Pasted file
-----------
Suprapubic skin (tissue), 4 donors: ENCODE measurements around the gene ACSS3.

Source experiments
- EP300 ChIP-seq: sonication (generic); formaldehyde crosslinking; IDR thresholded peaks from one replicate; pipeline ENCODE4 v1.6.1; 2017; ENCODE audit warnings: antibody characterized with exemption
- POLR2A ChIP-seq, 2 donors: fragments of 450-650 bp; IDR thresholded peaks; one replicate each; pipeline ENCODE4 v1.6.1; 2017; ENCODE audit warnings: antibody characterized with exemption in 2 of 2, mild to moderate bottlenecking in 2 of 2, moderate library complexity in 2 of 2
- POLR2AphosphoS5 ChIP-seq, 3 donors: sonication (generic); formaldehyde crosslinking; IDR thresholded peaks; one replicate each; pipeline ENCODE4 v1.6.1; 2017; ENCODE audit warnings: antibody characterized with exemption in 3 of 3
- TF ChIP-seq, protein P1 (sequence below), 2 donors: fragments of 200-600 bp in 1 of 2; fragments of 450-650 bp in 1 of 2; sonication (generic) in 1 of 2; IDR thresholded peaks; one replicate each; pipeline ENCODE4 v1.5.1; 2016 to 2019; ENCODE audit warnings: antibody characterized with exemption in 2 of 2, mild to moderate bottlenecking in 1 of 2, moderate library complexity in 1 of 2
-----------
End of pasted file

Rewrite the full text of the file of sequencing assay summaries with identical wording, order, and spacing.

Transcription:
Suprapubic skin (tissue), 4 donors: ENCODE measurements around the gene ACSS3.

Source experiments
- EP300 ChIP-seq: sonication (generic); formaldehyde crosslinking; IDR thresholded peaks from one replicate; pipeline ENCODE4 v1.6.1; 2017; ENCODE audit warnings: antibody characterized with exemption
- POLR2A ChIP-seq, 2 donors: fragments of 450-650 bp; IDR thresholded peaks; one replicate each; pipeline ENCODE4 v1.6.1; 2017; ENCODE audit warnings: antibody characterized with exemption in 2 of 2, mild to moderate bottlenecking in 2 of 2, moderate library complexity in 2 of 2
- POLR2AphosphoS5 ChIP-seq, 3 donors: sonication (generic); formaldehyde crosslinking; IDR thresholded peaks; one replicate each; pipeline ENCODE4 v1.6.1; 2017; ENCODE audit warnings: antibody characterized with exemption in 3 of 3
- TF ChIP-seq, protein P1 (sequence below), 2 donors: fragments of 200-600 bp in 1 of 2; fragments of 450-650 bp in 1 of 2; sonication (generic) in 1 of 2; IDR thresholded peaks; one replicate each; pipeline ENCODE4 v1.5.1; 2016 to 2019; ENCODE audit warnings: antibody characterized with exemption in 2 of 2, mild to moderate bottlenecking in 1 of 2, moderate library complexity in 1 of 2